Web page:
Cape Grace Spa, Cape Town, South Africa
Table Mountain and the Victoria and Alfred waterfront are the primo vistas of Cape Town, South Africa. After a treatment at the Cape Grace Spa, guests often linger in the relaxation area to enjoy this killer view. Relaxation is an art at the Cape Grace Hotel spa. Before every treatment, a robe and flip-flops discreetly appear in the guest’s room. Slipping into the robe is an introduction to chill.
The spa’s reception area smacks of tranquility. Vividly colored mosaics scream, no gently whisper, Africa. Guests are whisked away to rooms with names like Paprika, Calendula and Cilantro. The decor of each room matches its spice color. Not quite what you’d expect in a spa. Then again, this place is not the South Africa of lions, elephants and apartheid, either.
Therapies are African in origin. Most simulate tribal dances and healing practices. Chief therapist, Rosalia Cranfield, created these treatments after studying customs, practices and techniques of both the Khoi San and the Khoi Khoi tribes. Endless dancing around the witch doctor is a tribal ritual. Because circular movements put the shaman in a trancelike state, Cranfield concluded these motions must be relaxing. “Khoi San believe that only when you are in a complete state of stillness can you heal,” she says.
The African Cape Massage is the spa’s signature treatment. A combination of shea butter -- the Khoi equivalent of soap -- and snowbush -- the flower from the indigenous fynbos -- is used as a massage lotion. For hundreds of years, snowbush has been utilized as healing oil. Lotion is applied using the clockwise circular strokes of Khoi dances. Until you have experienced it, you can’t imagine how relaxing these motions are. Clients often fall asleep. The treatment ends with a rain shower. After all, tribal dancing is usually the medium used to evoke rain.
It is difficult to be satisfied with such a short trip to nirvana, so sample other treatments. The African Way mimics tribal cleansing methods. Instead of water to scrub, the Khoi sometimes use sand. They then pack themselves in mud and dust their shoulders with crushed roots. So, expect to be rubbed with an exfoliating sand solution, packed in mud and rubbed with a powder body cream. Lastly there is massage. Every treatment includes one.
If by now, you don’t feel the need for a gurney to return to your room, try an Essential Facial. The neck and facial massage is done with beads. “It is the touch that people want but you have to feel different textures. The goal is to bring a message to make you feel well,” says Cranfield.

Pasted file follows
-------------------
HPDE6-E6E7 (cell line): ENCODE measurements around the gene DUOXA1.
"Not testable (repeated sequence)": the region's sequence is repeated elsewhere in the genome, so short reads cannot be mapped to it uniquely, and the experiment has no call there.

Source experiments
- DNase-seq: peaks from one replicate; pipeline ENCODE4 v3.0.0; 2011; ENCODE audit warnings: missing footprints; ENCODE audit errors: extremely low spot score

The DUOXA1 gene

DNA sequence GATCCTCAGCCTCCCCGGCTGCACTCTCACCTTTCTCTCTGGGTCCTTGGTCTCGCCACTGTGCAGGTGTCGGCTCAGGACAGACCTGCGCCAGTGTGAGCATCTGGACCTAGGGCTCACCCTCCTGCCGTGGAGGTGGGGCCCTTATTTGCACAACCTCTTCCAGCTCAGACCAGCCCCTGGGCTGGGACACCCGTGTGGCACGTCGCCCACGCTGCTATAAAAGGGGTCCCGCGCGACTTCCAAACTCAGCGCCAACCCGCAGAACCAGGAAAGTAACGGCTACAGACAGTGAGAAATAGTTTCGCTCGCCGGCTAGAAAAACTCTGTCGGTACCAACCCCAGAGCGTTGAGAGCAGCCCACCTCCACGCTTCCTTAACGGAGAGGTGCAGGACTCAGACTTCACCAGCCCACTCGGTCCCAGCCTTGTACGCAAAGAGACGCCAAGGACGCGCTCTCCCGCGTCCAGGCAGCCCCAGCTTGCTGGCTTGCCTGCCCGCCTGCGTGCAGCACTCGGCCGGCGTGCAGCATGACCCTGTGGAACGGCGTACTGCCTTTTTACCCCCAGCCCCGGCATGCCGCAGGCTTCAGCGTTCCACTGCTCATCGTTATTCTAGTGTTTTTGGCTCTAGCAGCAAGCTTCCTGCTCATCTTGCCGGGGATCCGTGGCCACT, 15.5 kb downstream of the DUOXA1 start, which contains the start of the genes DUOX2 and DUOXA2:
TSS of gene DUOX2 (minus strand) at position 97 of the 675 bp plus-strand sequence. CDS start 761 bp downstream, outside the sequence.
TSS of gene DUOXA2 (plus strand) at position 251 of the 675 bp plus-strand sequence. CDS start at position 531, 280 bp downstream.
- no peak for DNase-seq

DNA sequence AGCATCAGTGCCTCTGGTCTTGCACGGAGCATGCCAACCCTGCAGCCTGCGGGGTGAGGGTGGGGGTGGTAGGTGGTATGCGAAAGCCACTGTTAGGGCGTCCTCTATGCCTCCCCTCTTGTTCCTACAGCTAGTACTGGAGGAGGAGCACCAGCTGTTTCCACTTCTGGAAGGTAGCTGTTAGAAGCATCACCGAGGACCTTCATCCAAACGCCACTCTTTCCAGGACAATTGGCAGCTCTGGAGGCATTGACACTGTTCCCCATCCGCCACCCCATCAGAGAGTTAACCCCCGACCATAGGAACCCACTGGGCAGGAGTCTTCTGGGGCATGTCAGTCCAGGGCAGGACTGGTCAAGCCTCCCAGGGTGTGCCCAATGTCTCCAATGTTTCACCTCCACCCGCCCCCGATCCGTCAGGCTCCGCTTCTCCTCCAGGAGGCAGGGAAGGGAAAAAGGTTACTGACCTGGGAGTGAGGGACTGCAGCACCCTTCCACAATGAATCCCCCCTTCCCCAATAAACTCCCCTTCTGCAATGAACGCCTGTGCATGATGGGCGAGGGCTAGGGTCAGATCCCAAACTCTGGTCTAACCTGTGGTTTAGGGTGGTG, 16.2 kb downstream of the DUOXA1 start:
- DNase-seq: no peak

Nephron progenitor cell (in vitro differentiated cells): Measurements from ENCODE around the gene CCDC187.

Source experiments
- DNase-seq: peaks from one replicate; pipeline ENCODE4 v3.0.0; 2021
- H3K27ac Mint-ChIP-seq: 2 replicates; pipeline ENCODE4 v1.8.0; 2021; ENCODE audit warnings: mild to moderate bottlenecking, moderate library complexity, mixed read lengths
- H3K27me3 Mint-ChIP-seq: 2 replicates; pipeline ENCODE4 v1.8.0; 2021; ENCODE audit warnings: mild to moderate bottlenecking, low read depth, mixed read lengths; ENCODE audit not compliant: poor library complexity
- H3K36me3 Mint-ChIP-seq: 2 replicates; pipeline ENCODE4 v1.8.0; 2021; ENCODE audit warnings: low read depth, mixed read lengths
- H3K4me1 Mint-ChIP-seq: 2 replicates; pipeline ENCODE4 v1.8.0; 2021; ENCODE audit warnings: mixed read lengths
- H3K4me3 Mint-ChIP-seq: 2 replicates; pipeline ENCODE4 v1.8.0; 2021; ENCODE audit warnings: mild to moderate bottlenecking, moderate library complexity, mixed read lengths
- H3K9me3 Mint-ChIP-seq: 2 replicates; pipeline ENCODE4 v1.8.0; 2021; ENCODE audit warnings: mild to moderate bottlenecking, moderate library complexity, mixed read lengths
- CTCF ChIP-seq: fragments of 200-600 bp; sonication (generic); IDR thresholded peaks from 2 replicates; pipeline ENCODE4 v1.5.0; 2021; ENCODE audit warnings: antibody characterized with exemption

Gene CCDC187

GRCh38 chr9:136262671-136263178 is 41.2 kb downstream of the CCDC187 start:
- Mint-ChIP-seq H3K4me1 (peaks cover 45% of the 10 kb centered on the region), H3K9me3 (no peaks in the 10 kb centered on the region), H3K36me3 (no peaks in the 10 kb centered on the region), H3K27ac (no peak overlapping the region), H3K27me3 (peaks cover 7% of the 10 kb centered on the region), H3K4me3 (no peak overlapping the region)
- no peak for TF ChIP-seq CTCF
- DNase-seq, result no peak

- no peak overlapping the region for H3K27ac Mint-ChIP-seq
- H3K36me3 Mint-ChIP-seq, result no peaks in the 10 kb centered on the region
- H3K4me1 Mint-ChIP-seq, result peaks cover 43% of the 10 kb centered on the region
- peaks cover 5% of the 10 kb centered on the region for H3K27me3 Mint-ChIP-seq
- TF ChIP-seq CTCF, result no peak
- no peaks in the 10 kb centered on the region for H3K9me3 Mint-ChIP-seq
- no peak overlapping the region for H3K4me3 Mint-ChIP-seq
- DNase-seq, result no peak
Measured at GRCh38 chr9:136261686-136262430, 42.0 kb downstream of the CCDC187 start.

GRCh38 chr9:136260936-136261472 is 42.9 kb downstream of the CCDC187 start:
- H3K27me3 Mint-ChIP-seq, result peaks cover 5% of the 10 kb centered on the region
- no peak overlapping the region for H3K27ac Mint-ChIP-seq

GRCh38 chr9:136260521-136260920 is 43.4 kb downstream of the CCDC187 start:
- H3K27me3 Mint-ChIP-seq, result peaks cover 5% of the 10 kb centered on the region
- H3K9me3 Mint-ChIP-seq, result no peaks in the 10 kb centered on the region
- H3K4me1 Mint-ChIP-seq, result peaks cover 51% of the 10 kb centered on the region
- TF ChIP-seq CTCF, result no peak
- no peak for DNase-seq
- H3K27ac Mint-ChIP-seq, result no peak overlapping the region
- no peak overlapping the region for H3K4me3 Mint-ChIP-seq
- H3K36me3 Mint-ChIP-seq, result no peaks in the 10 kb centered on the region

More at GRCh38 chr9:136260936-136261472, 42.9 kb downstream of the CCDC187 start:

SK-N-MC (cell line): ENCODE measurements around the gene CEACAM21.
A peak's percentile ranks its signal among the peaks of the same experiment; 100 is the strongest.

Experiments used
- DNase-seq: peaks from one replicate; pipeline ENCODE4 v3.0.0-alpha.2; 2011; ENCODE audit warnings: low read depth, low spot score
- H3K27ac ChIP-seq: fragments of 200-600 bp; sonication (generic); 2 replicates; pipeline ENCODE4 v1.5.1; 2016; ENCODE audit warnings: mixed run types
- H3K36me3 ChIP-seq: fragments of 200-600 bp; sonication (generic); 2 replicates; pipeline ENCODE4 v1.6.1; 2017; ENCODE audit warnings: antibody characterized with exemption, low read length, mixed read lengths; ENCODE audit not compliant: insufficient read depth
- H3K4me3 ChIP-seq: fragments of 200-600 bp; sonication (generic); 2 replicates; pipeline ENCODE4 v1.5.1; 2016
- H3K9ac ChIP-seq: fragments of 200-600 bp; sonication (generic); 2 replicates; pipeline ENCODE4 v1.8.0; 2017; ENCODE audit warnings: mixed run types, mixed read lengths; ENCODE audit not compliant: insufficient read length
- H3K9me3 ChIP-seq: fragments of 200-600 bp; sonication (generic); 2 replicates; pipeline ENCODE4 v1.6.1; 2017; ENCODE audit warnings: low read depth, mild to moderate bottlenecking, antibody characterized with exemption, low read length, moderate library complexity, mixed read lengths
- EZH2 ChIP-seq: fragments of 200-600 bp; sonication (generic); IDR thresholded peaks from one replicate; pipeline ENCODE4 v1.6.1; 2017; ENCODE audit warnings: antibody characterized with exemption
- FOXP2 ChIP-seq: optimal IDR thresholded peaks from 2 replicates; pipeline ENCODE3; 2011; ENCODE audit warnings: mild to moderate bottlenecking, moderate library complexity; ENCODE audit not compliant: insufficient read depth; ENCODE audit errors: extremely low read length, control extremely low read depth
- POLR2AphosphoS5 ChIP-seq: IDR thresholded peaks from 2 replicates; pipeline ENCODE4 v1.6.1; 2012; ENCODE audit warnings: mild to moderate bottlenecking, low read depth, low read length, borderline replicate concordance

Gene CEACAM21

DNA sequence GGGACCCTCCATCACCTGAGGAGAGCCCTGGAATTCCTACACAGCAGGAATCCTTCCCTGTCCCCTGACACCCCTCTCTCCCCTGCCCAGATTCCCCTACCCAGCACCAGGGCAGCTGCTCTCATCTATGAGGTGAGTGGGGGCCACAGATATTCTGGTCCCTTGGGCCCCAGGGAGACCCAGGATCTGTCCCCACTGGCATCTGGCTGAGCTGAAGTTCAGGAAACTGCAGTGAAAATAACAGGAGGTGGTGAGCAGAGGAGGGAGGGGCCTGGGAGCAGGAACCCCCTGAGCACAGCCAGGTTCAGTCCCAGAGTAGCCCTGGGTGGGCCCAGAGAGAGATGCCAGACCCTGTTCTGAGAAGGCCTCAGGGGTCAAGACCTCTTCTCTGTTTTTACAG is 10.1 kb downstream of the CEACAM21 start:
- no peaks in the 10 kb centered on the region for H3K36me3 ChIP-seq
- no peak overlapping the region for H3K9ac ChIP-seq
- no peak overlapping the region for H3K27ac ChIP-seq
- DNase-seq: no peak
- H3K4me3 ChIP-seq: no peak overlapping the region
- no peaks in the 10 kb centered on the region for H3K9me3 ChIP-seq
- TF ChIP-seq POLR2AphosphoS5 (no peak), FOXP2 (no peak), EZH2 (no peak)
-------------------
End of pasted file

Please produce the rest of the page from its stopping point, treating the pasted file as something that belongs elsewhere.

You do feel well -- so chilled out, you might not ever shed want to your robe. But, you need real clothes to explore the Cape Town you saw from the spa’s relaxation room window.
Cape Town is a lot like San Francisco. What makes it even more beautiful is Table Mountain. It looms over the bay. Hike, if you are extremely ambitious, or ride to the top. The view is spectacular. It goes on forever -- if it is not blanketed in clouds. Granite from the mountain was used in 1666 to build the Castle of Good Hope. The five-point fortress served as way station for ships on the spice route to India.
Robben Island is Cape Town’s Alcatraz. The smashing skyline of Cape Town diminishes on the nearly nine-mile (11k) boat ride to the island. It has served as a whaling station, leper colony and for 500 years, a penitentiary. Nelson Mandela spent 18 years there.
Like San Francisco, the Cape Town area is known for its fine cuisine. Even foods that you’d least expect are here. The sushi tempura at the Tank restaurant is a case in point.
Then there are the winelands. Vines spill down the mountains while Victorian and Dutch architecture enrich quaint villages that brim with boutique shops and fine dining restaurants. Many wineries offer tastings. Sauvignon Blanc and Shiraz never tasted better.
While the San Francisco area’s scenic rides are beautiful, Cape Town’s are amazing. On the way to the Cape of Good Hope and Cape Point, the road winds past charming seaside towns and around Chapman’s Peak. Roads dramatically snake up then down to the sea. Waves pound against the rocks against the on rugged shoreline. Near Table Mountain National Park, raucous baboons run across the road and pose on rocks. The Atlantic and Indian oceans meet at Cape Point. High winds, shipwrecks and the legend of the Flying Dutchman have made it legendary. At the Cape of Good Hope, the sound of clicking cameras almost surpasses the sound of the waves beating the shore. It is a tourist thing to have a picture taken behind the sign proclaiming they are at the southern most point of Africa.
There you have it -- awesome scenery, spa, sights, vino sipping and sumptuous suppers. What else is there?
For information on Cape Grace Hotel please go to www.capegrace.com
Roberta Sotonoff is an Illinois-based freelance writer.